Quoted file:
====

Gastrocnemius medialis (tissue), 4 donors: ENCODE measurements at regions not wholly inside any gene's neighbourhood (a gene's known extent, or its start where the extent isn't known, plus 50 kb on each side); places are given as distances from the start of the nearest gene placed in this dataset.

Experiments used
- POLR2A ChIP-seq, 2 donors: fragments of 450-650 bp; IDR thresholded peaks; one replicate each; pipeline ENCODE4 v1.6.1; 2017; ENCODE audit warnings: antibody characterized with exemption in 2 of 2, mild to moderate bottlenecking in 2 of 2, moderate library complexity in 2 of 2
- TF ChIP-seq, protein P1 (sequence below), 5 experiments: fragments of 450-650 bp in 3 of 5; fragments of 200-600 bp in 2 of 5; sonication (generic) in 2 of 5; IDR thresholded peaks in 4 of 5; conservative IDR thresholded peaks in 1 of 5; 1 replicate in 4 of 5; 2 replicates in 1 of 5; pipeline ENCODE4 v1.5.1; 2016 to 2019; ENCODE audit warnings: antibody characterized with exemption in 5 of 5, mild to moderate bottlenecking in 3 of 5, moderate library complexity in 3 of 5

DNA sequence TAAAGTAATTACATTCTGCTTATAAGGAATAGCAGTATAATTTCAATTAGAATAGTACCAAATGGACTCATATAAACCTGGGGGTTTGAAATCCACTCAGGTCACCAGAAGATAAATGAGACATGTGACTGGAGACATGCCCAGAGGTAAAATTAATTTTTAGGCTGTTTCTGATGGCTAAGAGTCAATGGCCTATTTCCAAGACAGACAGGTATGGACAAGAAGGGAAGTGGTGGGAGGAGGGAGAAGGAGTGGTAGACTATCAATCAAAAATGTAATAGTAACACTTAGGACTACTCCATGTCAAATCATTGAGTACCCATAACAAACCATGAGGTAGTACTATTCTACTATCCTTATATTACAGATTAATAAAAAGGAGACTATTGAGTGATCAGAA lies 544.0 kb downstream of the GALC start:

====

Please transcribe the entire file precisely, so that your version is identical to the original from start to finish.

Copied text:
Gastrocnemius medialis (tissue), 4 donors: ENCODE measurements at regions not wholly inside any gene's neighbourhood (a gene's known extent, or its start where the extent isn't known, plus 50 kb on each side); places are given as distances from the start of the nearest gene placed in this dataset.

Experiments used
- POLR2A ChIP-seq, 2 donors: fragments of 450-650 bp; IDR thresholded peaks; one replicate each; pipeline ENCODE4 v1.6.1; 2017; ENCODE audit warnings: antibody characterized with exemption in 2 of 2, mild to moderate bottlenecking in 2 of 2, moderate library complexity in 2 of 2
- TF ChIP-seq, protein P1 (sequence below), 5 experiments: fragments of 450-650 bp in 3 of 5; fragments of 200-600 bp in 2 of 5; sonication (generic) in 2 of 5; IDR thresholded peaks in 4 of 5; conservative IDR thresholded peaks in 1 of 5; 1 replicate in 4 of 5; 2 replicates in 1 of 5; pipeline ENCODE4 v1.5.1; 2016 to 2019; ENCODE audit warnings: antibody characterized with exemption in 5 of 5, mild to moderate bottlenecking in 3 of 5, moderate library complexity in 3 of 5

DNA sequence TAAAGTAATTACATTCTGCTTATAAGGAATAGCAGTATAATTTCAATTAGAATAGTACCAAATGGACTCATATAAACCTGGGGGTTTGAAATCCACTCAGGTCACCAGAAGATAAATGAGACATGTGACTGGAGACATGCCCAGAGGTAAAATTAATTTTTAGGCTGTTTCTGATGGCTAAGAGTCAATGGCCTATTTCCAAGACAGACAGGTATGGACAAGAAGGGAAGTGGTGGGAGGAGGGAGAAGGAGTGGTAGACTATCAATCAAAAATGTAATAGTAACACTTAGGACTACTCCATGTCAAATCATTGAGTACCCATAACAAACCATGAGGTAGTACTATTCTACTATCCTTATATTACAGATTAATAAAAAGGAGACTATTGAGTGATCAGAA lies 544.0 kb downstream of the GALC start: